Portland's Nagbe becomes a fan for the weekend
HILLSBORO, Ore. – Portland Timbers rookie phenomenon Darlington Nagbe took a turn as a fan over the weekend.
But he didn’t attend the MLS Cup or another high-profile event. Instead, Nagbe bundled up on a cold, crisp Saturday morning, drove 15 miles west of Portland to Hillsboro Stadium, and cheered on the Woodburn High School boys soccer team in the Class 5A state championship game.
And it was all thanks to a promise he made to a Woodburn senior midfielder over the summer.
During the Timbers' season, Nagbe attended a coaching clinic at Woodburn High School along with fellow midfielder Eric Alexander as part of the club’s community outreach. And after the clinic, Daniel Guerra approached Nagbe with a question.
“I just went up to him and said, ‘I’ve got a proposal for you, Nagbe,’” Guerra said.
He asked if Nagbe would attend their game if they advanced to the Class 5A state championship game. Woodburn, a small, predominately Hispanic community 30 miles south of Portland, is somewhat of a soccer powerhouse in Oregon, so much so that a book entitled “The Boys From Little Mexico” was recently published about them after the Bulldogs won last year’s 5A title.
“No one else had the nerve to ask him,” Guerra said. “It wasn’t going to hurt if he said no.”
But Nagbe said yes.
And on Saturday, one of MLS’ most promising young talents, fresh off being awarded Goal of the Year last week, followed through on his promise and watched in entirety Woodburn’s 2-1 victory over Wilson (of Portland), along with his fiance Felicia Houtz.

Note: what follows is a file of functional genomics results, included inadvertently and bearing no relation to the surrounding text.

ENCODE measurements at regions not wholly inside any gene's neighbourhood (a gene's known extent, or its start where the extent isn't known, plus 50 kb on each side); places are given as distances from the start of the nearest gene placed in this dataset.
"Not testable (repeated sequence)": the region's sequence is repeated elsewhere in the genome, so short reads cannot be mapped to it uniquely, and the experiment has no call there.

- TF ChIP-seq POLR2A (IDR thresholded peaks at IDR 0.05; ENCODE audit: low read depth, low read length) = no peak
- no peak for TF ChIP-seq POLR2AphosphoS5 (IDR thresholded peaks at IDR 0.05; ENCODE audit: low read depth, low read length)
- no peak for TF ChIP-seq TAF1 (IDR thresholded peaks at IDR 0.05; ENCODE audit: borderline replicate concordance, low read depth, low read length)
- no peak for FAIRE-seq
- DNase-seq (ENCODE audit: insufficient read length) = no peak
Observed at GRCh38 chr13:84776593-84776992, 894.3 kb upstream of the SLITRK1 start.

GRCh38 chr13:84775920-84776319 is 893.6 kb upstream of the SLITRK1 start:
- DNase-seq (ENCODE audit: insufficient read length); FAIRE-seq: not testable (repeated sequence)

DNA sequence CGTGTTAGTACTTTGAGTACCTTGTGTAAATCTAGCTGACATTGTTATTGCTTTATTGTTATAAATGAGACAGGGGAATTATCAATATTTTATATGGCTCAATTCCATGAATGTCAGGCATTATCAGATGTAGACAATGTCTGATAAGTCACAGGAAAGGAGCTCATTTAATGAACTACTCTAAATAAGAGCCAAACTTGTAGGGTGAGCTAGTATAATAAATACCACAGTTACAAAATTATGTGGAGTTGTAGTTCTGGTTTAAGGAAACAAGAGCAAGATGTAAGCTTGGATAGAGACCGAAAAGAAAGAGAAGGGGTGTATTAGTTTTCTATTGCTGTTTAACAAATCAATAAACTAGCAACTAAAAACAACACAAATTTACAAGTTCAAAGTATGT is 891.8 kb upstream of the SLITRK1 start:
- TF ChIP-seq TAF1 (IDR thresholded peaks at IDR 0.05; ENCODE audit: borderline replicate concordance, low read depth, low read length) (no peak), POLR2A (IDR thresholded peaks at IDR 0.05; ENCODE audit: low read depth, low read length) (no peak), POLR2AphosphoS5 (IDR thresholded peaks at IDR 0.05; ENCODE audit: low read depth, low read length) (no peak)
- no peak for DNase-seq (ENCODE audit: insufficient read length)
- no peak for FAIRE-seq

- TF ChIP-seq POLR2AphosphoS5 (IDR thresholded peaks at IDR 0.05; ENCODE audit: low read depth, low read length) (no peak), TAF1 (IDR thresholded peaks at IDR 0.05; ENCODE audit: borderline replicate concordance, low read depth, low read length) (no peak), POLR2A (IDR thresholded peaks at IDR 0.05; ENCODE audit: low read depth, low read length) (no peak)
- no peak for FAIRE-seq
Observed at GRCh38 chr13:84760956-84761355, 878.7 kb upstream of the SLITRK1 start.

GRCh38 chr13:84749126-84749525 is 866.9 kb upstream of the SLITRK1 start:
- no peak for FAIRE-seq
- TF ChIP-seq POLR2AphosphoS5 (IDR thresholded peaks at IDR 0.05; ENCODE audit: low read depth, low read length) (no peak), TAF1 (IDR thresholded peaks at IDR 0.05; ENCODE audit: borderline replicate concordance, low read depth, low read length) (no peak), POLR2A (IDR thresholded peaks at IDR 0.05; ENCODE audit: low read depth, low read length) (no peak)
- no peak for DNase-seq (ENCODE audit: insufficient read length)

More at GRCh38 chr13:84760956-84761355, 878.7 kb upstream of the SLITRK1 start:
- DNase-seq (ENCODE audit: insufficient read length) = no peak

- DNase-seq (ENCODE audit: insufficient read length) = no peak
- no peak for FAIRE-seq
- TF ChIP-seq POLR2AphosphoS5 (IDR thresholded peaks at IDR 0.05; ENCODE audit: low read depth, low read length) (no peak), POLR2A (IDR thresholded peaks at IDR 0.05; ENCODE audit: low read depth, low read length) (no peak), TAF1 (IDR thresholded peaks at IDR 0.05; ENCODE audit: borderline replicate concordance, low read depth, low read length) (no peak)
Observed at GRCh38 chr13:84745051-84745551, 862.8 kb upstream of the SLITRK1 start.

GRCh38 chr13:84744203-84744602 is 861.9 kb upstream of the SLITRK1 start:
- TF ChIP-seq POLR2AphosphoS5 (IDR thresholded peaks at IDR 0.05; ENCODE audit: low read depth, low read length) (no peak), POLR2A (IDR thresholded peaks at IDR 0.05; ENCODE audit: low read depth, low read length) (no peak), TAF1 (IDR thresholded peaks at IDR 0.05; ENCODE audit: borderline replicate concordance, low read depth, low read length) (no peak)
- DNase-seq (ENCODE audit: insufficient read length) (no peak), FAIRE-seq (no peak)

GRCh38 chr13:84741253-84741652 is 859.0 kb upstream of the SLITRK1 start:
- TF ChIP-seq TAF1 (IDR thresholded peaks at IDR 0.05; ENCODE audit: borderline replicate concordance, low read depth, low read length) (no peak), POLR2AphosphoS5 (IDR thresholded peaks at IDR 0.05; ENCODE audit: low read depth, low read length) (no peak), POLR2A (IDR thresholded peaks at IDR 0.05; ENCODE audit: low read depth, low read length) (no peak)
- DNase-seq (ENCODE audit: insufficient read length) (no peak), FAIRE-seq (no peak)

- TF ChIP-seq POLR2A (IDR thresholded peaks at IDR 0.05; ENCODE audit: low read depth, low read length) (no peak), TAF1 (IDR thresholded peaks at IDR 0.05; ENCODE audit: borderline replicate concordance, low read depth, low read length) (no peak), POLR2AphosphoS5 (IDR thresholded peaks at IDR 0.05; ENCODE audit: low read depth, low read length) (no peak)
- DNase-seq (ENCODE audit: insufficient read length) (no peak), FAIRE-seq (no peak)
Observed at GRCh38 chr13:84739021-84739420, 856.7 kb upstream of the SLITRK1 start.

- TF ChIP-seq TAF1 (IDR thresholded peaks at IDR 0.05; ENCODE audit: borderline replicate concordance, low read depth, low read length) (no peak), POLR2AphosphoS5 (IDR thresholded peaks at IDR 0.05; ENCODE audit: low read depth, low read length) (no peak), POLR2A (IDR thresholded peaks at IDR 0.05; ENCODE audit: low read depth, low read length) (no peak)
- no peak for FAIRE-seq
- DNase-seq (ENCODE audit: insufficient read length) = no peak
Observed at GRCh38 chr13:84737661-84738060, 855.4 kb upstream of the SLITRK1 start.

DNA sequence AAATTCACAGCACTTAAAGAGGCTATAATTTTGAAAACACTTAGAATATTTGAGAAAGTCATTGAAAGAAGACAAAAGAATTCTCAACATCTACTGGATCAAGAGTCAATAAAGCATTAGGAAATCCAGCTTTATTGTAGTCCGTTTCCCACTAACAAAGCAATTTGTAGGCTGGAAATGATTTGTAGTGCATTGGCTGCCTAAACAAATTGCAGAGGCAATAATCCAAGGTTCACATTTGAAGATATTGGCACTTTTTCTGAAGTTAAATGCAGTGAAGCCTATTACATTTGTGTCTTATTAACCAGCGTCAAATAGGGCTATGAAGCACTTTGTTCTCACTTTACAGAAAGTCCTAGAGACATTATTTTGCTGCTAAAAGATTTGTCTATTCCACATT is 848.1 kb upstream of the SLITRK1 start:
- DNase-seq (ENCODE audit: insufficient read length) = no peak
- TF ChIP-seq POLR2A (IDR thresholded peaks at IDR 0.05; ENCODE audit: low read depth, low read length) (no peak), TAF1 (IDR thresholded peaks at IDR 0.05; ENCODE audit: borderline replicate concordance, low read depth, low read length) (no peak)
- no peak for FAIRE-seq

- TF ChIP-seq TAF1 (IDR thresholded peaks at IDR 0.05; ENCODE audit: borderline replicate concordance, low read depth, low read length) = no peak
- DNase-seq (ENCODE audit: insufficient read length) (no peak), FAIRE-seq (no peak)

“It was great,” Nagbe said. “They had a lot of fans. Everyone was into the game, a lot of cheering, so it was fun.”
After Woodburn’s victory, Nagbe mingled with fans – many of whom were shocked to see the Timbers star at the game – signing autographs, high fiving players and posing for pictures.
“The fans are great, you know,” Nagbe said. “They came out to support their teams even though it was cold, just like the Timbers Army always comes out.”
And for Woodburn players, it was difficult to discern what was more exciting, their second consecutive state championship or having a MLS star as a fan.
“It means a lot because we’ve never had a famous person come watch us,” Guerra said. “We’re Woodburn. People think of us as a lower community. But having someone like that come means a lot to us, you know. It was exciting, and I appreciate him for coming.”